Thursday, 13 August 2015

Willow bark cordage

Arguably nettle cordage is the quickest and easiest natural cordage to produce in the wild (as far as I know) with the bark cordage needing some lengthy and varied preparations. I've made Lime bast cordage before and indeed have a large plastic box full of it slowly turning the water stagnant.

I knew the rudimentary process but decided to refer to this tutorial on Jons' bushcraft website to fill in the little groups and do a comparison at different stages.

The lengths I got weren't overly thick and had a few branches but were usable. As I was at home I decided to use a sharp Stanley knife blade to harvest it


I propped each length up on another length and proceded to make a firm score along it's length, whilst keeping myself out of it's way-Think twice, cut once. Some pieces peeled of in sizable pieces...


...But some I elected to take off in strips because I either had a bit of an issue starting it off, or there was a prominent branch in the way. 

I found the best way to navigate around were the branches had been was to cut  a small diamond shape around it. Interestingly the blade I used was 'stained' after doing the bark work.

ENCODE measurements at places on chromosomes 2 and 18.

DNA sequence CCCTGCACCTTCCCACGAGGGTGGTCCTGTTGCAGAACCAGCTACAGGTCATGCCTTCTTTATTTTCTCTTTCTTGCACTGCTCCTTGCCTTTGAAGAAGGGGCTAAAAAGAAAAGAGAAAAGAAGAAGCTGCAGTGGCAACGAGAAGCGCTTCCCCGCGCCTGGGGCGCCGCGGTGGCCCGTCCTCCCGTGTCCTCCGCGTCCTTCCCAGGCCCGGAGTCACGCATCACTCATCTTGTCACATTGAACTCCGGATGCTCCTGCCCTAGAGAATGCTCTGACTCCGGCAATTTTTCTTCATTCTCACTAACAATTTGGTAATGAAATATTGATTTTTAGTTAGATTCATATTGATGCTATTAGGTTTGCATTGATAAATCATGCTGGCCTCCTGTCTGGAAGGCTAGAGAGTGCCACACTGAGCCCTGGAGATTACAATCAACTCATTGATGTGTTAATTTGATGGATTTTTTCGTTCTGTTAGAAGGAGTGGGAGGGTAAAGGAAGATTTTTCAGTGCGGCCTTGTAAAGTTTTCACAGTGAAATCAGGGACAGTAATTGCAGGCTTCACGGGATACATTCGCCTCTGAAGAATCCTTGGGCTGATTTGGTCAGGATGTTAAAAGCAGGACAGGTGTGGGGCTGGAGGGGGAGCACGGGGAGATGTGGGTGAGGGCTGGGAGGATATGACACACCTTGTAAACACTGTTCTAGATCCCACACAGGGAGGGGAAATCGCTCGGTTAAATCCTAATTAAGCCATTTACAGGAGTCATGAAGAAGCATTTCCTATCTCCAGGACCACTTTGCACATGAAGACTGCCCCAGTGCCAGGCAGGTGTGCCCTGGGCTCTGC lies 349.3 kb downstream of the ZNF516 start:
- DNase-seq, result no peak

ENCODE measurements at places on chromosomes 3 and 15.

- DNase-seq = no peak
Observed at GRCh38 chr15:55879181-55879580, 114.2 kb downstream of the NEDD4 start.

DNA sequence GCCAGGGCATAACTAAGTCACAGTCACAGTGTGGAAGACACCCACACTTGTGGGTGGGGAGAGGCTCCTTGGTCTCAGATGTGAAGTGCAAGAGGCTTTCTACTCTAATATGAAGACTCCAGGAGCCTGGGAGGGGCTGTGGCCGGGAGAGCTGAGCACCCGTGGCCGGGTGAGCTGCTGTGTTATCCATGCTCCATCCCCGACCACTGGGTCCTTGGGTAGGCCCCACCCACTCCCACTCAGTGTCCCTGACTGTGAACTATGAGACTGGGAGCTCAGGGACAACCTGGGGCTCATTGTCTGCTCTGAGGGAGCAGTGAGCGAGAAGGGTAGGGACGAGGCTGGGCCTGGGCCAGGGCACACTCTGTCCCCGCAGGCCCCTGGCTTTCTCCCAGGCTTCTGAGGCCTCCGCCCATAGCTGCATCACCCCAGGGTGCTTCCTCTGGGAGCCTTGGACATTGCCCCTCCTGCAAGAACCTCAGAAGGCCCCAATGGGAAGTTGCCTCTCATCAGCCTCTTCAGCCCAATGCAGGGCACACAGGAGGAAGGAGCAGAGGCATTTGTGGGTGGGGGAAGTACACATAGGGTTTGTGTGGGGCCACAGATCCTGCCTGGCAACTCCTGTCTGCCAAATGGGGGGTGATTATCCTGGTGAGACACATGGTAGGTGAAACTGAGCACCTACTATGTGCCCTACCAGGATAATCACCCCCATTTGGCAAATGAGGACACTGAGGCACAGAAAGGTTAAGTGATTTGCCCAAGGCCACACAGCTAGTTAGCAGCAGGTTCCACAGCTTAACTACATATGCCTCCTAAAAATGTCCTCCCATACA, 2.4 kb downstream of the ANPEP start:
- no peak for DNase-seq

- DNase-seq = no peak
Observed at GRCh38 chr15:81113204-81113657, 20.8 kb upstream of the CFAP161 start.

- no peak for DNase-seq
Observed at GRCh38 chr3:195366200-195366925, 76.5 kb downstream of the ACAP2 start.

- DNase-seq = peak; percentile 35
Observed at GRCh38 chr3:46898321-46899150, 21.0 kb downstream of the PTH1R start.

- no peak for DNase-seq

A shallow score across the 'woody' part of the bark was used to start the process of separating it from the usable inner bark. Some bits didn't peel cleanly so I had to carefully shave the bits off to clean it up.

So in short time I had several naked lengths of wood and several good bark strips.

I had to process all the bark shortly before going on holiday so I weighed it down in a bucket of water to keep it from drying out, and I also stashed a couple of possible spoon blanks too. 

The peeled bark needs 'cooked' in an ash and water mixture and this is one specific bit that I used the Jon's bushcraft tutorial for as I wasn't sure and elected for 30 minutes, although there is a wide difference in timings out there. 

The resulting wet bark had darkened (as it should) but wasn't nearly as dark as that in the tutorial and dried to a lighter colour. It also curled up somewhat and needed moistening to make it pliant again.

When cut into strips it has a look of a piece of hot smoked meat about with a lighter insaide but again, this correlated with the tutorial.

And a quick play with it and it appears to be a useful and strong cordage and it's something that's been on the old outdoorsy bucket list for a while so I'm happy to tick it off. I prefer the feel of lime cordage if I'm honest but that does involve a rather smelly finish. As mentioned at the start I have some ready to process...Oh the joy!

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